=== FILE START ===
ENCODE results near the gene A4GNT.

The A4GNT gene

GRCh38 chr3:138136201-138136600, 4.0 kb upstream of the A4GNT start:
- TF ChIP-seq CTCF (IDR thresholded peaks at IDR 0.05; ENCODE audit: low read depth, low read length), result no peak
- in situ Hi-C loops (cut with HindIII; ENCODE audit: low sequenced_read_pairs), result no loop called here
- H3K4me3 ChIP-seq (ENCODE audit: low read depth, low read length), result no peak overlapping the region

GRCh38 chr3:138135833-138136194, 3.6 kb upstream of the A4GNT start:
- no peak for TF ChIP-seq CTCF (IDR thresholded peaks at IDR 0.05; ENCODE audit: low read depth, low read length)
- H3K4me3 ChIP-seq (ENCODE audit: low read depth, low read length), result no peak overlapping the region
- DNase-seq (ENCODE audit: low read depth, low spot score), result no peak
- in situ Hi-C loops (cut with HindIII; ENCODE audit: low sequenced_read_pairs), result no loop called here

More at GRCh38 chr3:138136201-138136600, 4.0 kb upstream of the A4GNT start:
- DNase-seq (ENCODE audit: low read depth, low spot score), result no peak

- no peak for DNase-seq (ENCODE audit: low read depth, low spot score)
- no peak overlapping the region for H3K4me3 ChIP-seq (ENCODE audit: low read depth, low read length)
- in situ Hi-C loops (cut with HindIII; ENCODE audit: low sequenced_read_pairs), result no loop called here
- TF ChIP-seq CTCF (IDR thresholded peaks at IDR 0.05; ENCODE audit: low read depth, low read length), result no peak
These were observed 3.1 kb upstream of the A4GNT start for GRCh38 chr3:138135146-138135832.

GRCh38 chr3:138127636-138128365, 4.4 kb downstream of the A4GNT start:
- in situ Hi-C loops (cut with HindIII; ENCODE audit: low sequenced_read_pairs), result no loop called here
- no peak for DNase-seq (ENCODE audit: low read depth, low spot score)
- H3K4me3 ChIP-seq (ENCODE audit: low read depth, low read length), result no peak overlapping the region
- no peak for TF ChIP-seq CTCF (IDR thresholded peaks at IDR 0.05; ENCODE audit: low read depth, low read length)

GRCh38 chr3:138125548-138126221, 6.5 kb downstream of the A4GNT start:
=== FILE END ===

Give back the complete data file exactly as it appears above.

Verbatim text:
ENCODE results near the gene A4GNT.

The A4GNT gene

GRCh38 chr3:138136201-138136600, 4.0 kb upstream of the A4GNT start:
- TF ChIP-seq CTCF (IDR thresholded peaks at IDR 0.05; ENCODE audit: low read depth, low read length), result no peak
- in situ Hi-C loops (cut with HindIII; ENCODE audit: low sequenced_read_pairs), result no loop called here
- H3K4me3 ChIP-seq (ENCODE audit: low read depth, low read length), result no peak overlapping the region

GRCh38 chr3:138135833-138136194, 3.6 kb upstream of the A4GNT start:
- no peak for TF ChIP-seq CTCF (IDR thresholded peaks at IDR 0.05; ENCODE audit: low read depth, low read length)
- H3K4me3 ChIP-seq (ENCODE audit: low read depth, low read length), result no peak overlapping the region
- DNase-seq (ENCODE audit: low read depth, low spot score), result no peak
- in situ Hi-C loops (cut with HindIII; ENCODE audit: low sequenced_read_pairs), result no loop called here

More at GRCh38 chr3:138136201-138136600, 4.0 kb upstream of the A4GNT start:
- DNase-seq (ENCODE audit: low read depth, low spot score), result no peak

- no peak for DNase-seq (ENCODE audit: low read depth, low spot score)
- no peak overlapping the region for H3K4me3 ChIP-seq (ENCODE audit: low read depth, low read length)
- in situ Hi-C loops (cut with HindIII; ENCODE audit: low sequenced_read_pairs), result no loop called here
- TF ChIP-seq CTCF (IDR thresholded peaks at IDR 0.05; ENCODE audit: low read depth, low read length), result no peak
These were observed 3.1 kb upstream of the A4GNT start for GRCh38 chr3:138135146-138135832.

GRCh38 chr3:138127636-138128365, 4.4 kb downstream of the A4GNT start:
- in situ Hi-C loops (cut with HindIII; ENCODE audit: low sequenced_read_pairs), result no loop called here
- no peak for DNase-seq (ENCODE audit: low read depth, low spot score)
- H3K4me3 ChIP-seq (ENCODE audit: low read depth, low read length), result no peak overlapping the region
- no peak for TF ChIP-seq CTCF (IDR thresholded peaks at IDR 0.05; ENCODE audit: low read depth, low read length)

GRCh38 chr3:138125548-138126221, 6.5 kb downstream of the A4GNT start: